I can. Very vividly. See above.

Who cares about the dying US? I want it in central Europe and I want it now!

Yes, I’d be quite surprised because I’ve been living in SoCal for 25 years and I’m sorry to tell you that I’ve yet to get used to traffic noise, not to mention the city PD and county sheriff’s helicopters that fly around day and night. So you can imagine how much the high pitch of a drone might not be a welcomed for many people.

Most of the United States is nothing like New York City nor the densely populated areas of Europe. So “delivery bikers crystal meth” isn’t even an option. However, you’re assuming that retailers will fulfill your order at a breakneck pace, when, in my frenzied-filled online shopping experience, it takes most retailers over 24 hours to process your order and package it before shipping. (Shout out to Zappos–I get my shoes within 48 hours with free shipping both ways.) Thus, my assumption is that the little gadget that you must have in 20 minutes will and up being so prohibitively expensive that it won’t be worth the cost to the majority of people.

Also, you haven’t addressed the invasion of privacy due to a “crow-flight” trajectory of the drone nor the risk and liability to the unaffected parties. But wait! I see a whole new niche in the insurance industry developing in which auto and home policies will contain additional riders to prepare for just such emergencies.

Look. My point is that until privacy and safety concerns can be adequately addressed, it DOA in the US. No homeowner (and I’m not one) will be happy with drones crisscrossing 400 feet over their property. And you should care. Americans buy a lot of crap, which helps drive other nations’ economies.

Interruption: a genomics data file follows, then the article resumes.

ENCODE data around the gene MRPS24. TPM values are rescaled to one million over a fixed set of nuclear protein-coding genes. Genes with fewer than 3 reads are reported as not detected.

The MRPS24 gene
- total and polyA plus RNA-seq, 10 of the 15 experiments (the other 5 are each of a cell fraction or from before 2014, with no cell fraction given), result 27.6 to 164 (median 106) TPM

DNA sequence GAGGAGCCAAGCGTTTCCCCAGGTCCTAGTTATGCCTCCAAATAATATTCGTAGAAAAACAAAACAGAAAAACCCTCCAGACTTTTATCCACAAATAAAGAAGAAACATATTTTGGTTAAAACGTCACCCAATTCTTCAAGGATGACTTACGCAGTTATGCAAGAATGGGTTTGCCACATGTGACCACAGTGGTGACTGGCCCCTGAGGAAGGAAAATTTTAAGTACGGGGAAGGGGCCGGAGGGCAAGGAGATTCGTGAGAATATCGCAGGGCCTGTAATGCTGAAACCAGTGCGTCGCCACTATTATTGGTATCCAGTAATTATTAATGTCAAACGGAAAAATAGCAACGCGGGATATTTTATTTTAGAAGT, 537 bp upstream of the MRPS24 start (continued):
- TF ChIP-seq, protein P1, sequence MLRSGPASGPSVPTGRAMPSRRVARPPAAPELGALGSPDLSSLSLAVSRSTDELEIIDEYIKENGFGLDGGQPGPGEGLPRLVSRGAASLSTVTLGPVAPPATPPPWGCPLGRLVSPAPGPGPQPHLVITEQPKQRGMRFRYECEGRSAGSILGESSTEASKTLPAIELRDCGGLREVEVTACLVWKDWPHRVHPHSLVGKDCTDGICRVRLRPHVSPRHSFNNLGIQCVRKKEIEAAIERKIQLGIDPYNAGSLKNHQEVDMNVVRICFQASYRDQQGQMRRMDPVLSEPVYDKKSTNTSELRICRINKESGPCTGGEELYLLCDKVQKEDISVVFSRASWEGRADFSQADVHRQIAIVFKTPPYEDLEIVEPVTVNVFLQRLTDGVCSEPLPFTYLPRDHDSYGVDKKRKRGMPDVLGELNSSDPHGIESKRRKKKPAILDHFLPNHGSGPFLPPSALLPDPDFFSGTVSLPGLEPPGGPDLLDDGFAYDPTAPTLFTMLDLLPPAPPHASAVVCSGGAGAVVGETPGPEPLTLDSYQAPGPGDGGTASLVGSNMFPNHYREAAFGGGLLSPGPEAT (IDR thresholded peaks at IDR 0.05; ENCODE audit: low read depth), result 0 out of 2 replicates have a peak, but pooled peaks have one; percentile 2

I adapted rather well to the din of the city. What I did not adapt to were the jackhammers at nearby construction work, but that shall pass.

Way easier to attenuate than the penetrating low-frequency rumble. Just close the windows.

Which means that a quadcopter-style drone is less suitable than an Osprey-style kind with movable rotors and wings. That’s about it.

Because they don’t have to do it faster because the rest of the shipping chain would kill that time advantage anyway. This is bog-standard logistics. Alleviated by a degree of warehouse automation.

That will get resolved over time. Such trouble did not stop cars, did not stop cameraphones, did not stop other developments. The desire to roll out is here, the demand as well.

Why not? Probability it lands on your head, zero enough. If it crashes on the land, voila - free brushless outrunners!

That used to be true, now is gradually shifting as the world economy is realigning. And there’s not much to respect on the geopolitical accidents called nation-states anyway.

The goal of Hamburg’s project is to replace roads with a “gruenes netz” or a green network of interconnected open areas covering 40% of the city. According to the official website, parks, playgrounds, sports fields, allotments and cemeteries will be connected to form a network, which will allow people to navigate through the city without the use of cars.